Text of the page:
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In the business of tree services, direct cabling (also known as cable bracing) is often done on valuable or well-liked ornamental trees that have a sharp V-shaped or split crotch in the tree trunk. When properly installed, a direct cabling system can add many years of life to a specimen tree. Direct cabling is the most basic of all tree cabling installations. More complete tree cabling installations are essentially multiples of the single tree cabling unit.
The main purpose of tree bracing, or direct cabling, is to functionally tie the crown of the given tree as a cohesive unit to withstand the heavy stress that can come from wind, ice, and generally, from the overall weight of the tree's limbs and foliage, which can be very significant. In direct cabling, two limbs that are preferably at least 6 inches in diameter are tied or fastened to each other by means of a steel cable (often copper-covered) to provide equivalent support to both branches.
From a maintenance perspective, periodic inspections are indicated in order to take any excessive slack out of sagging or stretched cables. While there are no etched-in-stone rules available on the average life of a tree bracing cable, the U.S. National Park Service indicates that cables should be checked every time work is performed on the tree.
Cabling and bracing are processes that restore or improve the structural integrity of a tree that is worth preserving. The entire tree, or the individual limbs of a tree, may be cabled and braced. Typically, tree cabling fasteners are attached to the weakened limb and the main trunk of the tree; then, using ropes or chains, tension is applied to the weakened limb. Heavy duty cables are then prepared and attached to each fastener to provide the correct amount of support for the weakened limb.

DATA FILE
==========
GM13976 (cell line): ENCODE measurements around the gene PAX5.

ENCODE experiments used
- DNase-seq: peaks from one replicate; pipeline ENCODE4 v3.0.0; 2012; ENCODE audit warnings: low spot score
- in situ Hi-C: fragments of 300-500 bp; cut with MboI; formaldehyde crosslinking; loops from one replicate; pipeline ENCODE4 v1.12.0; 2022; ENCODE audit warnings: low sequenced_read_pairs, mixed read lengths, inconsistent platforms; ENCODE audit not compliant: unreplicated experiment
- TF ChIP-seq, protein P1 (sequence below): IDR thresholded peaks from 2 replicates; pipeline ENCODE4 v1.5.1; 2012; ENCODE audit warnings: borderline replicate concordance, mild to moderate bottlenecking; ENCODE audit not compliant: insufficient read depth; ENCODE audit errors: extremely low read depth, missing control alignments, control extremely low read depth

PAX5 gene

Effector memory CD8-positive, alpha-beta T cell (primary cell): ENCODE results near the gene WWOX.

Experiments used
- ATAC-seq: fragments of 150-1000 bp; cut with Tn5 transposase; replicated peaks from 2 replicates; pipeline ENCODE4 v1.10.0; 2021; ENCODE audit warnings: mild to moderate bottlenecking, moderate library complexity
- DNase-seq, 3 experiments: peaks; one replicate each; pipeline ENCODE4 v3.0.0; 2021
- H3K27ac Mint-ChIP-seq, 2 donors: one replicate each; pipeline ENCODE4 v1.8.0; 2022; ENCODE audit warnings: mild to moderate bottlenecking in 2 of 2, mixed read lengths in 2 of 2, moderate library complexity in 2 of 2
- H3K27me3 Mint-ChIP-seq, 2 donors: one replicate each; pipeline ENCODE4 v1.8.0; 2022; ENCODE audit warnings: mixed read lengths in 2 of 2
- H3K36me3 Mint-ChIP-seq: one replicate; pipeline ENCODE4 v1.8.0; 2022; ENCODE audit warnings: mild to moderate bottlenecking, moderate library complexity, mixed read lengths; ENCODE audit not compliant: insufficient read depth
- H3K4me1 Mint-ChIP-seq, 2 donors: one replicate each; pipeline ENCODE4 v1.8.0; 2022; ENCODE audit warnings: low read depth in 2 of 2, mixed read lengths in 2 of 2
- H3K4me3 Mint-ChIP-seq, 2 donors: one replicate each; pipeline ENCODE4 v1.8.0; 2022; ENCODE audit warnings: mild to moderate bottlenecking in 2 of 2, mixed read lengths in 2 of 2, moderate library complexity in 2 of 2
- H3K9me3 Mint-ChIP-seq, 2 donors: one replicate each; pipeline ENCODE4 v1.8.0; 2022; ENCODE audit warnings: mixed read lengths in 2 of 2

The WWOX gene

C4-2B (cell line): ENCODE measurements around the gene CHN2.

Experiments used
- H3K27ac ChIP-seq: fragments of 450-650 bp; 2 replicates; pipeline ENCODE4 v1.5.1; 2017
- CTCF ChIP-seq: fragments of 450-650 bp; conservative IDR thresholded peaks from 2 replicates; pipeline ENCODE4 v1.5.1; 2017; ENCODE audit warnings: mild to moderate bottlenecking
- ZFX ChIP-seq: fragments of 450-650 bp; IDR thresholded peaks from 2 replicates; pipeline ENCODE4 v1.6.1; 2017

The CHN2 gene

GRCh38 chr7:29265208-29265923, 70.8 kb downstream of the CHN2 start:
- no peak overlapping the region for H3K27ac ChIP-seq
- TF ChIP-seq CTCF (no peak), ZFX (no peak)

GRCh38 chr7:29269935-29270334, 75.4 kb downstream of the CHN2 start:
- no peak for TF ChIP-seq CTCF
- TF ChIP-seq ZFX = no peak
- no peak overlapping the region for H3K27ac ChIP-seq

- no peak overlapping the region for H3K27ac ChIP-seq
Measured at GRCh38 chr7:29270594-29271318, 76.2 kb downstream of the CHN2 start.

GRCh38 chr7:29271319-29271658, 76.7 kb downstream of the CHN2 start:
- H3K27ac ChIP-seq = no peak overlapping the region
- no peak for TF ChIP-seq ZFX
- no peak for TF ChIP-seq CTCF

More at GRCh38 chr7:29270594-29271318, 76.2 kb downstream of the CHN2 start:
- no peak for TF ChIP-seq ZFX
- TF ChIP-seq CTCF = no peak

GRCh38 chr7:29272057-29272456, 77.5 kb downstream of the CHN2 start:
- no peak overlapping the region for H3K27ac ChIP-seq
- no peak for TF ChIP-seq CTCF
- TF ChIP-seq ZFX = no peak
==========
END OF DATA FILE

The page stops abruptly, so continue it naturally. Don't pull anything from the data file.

While it sounds like a relatively simple process, it takes a great deal of technical expertise and experience to know how to go about it in a manner that protects the longevity of the living tree and the safety of those around it. Our service personnel are fully trained and experienced in all aspects of cabling and bracing.
Bolts and cables are typically installed in trees to provide extra support for a weak branch union, to provide extra support for a heavy branch over an important object (target) or to limit the movement of branches. When used wisely, cables may extend the life of a tree and reduce its risk of failure. If the tree has already failed, removal may be the only option for the tree.
Brace rods are used to reduce the risk of two or more leaders from spreading further apart or moving sideways and to fasten together a crotch or branch that has split apart.
Cabling systems are used to provide supplemental support for the limbs forming the crotch or limbs being braced. Cables restrict the distance that branches can move in relation to each other. Each cabling, bolting or anchoring installation is to be inspected at least once per year for stability and to ensure that it is still doing the job, or whether the tree should now be removed.
Guying is the installation of a cable between a tree and an external anchor to provide support and reduce tree movement.
Bolts and cables are typically installed in trees to provide extra support for a weak branch union, to provide extra support for a heavy branch over an important object (target) or to limit the movement of branches. When used wisely, cables may extend the life of a tree and reduce its risk of failure. If the tree has already failed, removal may be the only option for the tree. For more information on this or about our Atlanta tree removal services, please call us at 770-218-0068.
Author: John Williams
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